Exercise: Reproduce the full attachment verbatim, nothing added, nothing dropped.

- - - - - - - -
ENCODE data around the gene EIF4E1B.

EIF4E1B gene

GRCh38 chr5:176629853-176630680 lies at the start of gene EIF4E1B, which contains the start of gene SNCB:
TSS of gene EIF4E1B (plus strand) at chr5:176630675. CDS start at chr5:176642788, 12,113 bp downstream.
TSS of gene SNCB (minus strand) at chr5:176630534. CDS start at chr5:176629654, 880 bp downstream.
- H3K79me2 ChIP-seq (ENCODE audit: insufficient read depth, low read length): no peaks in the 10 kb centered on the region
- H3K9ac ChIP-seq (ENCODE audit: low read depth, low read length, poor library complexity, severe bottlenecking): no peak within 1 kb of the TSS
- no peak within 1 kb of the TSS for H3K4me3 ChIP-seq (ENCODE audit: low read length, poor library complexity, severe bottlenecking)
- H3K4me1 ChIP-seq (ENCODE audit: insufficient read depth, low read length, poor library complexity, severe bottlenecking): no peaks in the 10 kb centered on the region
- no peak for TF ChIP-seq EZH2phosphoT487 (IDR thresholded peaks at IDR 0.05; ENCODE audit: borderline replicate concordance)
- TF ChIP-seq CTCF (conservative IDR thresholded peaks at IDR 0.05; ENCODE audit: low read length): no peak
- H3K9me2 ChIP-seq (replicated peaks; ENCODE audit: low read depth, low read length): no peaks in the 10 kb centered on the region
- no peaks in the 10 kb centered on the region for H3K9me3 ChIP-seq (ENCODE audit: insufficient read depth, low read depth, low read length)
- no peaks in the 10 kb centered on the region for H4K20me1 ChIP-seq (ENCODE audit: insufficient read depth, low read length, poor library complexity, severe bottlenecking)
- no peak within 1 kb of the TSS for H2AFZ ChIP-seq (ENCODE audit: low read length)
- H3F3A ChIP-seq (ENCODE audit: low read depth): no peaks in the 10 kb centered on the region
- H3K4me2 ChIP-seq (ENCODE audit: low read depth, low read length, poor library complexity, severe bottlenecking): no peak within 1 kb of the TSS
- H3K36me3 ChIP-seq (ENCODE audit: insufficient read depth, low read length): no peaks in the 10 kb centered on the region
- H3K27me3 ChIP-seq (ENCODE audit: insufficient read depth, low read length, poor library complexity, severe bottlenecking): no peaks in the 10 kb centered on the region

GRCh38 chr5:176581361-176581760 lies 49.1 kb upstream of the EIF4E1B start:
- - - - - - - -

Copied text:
ENCODE data around the gene EIF4E1B.

EIF4E1B gene

GRCh38 chr5:176629853-176630680 lies at the start of gene EIF4E1B, which contains the start of gene SNCB:
TSS of gene EIF4E1B (plus strand) at chr5:176630675. CDS start at chr5:176642788, 12,113 bp downstream.
TSS of gene SNCB (minus strand) at chr5:176630534. CDS start at chr5:176629654, 880 bp downstream.
- H3K79me2 ChIP-seq (ENCODE audit: insufficient read depth, low read length): no peaks in the 10 kb centered on the region
- H3K9ac ChIP-seq (ENCODE audit: low read depth, low read length, poor library complexity, severe bottlenecking): no peak within 1 kb of the TSS
- no peak within 1 kb of the TSS for H3K4me3 ChIP-seq (ENCODE audit: low read length, poor library complexity, severe bottlenecking)
- H3K4me1 ChIP-seq (ENCODE audit: insufficient read depth, low read length, poor library complexity, severe bottlenecking): no peaks in the 10 kb centered on the region
- no peak for TF ChIP-seq EZH2phosphoT487 (IDR thresholded peaks at IDR 0.05; ENCODE audit: borderline replicate concordance)
- TF ChIP-seq CTCF (conservative IDR thresholded peaks at IDR 0.05; ENCODE audit: low read length): no peak
- H3K9me2 ChIP-seq (replicated peaks; ENCODE audit: low read depth, low read length): no peaks in the 10 kb centered on the region
- no peaks in the 10 kb centered on the region for H3K9me3 ChIP-seq (ENCODE audit: insufficient read depth, low read depth, low read length)
- no peaks in the 10 kb centered on the region for H4K20me1 ChIP-seq (ENCODE audit: insufficient read depth, low read length, poor library complexity, severe bottlenecking)
- no peak within 1 kb of the TSS for H2AFZ ChIP-seq (ENCODE audit: low read length)
- H3F3A ChIP-seq (ENCODE audit: low read depth): no peaks in the 10 kb centered on the region
- H3K4me2 ChIP-seq (ENCODE audit: low read depth, low read length, poor library complexity, severe bottlenecking): no peak within 1 kb of the TSS
- H3K36me3 ChIP-seq (ENCODE audit: insufficient read depth, low read length): no peaks in the 10 kb centered on the region
- H3K27me3 ChIP-seq (ENCODE audit: insufficient read depth, low read length, poor library complexity, severe bottlenecking): no peaks in the 10 kb centered on the region

GRCh38 chr5:176581361-176581760 lies 49.1 kb upstream of the EIF4E1B start: